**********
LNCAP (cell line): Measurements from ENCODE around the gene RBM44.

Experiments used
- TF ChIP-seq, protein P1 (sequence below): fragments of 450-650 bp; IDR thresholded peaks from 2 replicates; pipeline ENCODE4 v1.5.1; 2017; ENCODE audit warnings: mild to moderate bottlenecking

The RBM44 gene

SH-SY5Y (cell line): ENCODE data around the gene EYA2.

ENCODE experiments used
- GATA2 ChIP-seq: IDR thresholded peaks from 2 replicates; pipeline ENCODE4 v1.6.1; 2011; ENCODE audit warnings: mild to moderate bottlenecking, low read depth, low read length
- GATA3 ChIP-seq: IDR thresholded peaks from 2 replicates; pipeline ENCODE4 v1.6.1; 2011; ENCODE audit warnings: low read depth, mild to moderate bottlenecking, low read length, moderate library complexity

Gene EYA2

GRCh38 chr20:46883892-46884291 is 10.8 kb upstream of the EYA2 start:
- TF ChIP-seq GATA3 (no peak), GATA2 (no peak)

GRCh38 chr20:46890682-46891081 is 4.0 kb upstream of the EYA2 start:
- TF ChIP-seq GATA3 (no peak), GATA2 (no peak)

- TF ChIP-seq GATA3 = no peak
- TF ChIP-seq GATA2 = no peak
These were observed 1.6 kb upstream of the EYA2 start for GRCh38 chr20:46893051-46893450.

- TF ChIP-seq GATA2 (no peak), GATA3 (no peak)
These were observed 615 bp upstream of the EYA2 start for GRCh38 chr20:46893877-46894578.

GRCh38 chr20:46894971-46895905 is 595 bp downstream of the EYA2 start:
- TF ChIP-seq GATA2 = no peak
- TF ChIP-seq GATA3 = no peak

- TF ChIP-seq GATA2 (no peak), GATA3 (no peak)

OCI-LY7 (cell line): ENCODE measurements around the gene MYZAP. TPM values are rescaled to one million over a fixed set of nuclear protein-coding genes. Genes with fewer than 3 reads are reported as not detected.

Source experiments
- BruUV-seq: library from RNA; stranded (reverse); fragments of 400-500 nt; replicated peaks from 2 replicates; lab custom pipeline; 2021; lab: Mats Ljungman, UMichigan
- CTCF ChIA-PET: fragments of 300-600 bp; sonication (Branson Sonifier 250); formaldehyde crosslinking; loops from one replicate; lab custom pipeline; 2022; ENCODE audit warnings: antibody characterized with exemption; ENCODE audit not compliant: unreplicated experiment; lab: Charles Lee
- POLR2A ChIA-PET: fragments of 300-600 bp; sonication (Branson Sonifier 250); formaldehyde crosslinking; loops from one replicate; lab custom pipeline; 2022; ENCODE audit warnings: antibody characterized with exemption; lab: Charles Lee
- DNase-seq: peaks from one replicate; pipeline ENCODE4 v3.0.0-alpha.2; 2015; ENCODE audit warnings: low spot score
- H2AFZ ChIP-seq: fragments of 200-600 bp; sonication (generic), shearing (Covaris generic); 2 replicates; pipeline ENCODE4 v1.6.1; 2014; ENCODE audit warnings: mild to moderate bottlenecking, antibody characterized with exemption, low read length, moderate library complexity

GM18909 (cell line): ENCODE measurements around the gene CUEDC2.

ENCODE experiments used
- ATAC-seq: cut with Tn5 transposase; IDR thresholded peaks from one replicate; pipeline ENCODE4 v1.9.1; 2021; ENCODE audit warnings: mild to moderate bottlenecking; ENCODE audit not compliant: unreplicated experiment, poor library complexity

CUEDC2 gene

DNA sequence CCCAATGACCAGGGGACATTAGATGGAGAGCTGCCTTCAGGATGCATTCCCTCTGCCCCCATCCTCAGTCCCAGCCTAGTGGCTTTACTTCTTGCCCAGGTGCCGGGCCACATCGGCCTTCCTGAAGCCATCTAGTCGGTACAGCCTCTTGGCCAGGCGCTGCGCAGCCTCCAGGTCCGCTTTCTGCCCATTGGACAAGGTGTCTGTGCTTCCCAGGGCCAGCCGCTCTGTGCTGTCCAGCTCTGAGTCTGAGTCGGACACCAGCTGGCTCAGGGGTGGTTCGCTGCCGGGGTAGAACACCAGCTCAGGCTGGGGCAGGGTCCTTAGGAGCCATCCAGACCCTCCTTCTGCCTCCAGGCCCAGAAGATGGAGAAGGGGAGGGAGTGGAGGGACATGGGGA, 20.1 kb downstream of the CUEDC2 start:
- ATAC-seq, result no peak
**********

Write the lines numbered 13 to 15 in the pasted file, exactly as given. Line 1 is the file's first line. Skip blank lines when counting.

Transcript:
- TF ChIP-seq GATA3 (no peak), GATA2 (no peak)

- TF ChIP-seq GATA3 = no peak
- TF ChIP-seq GATA2 = no peak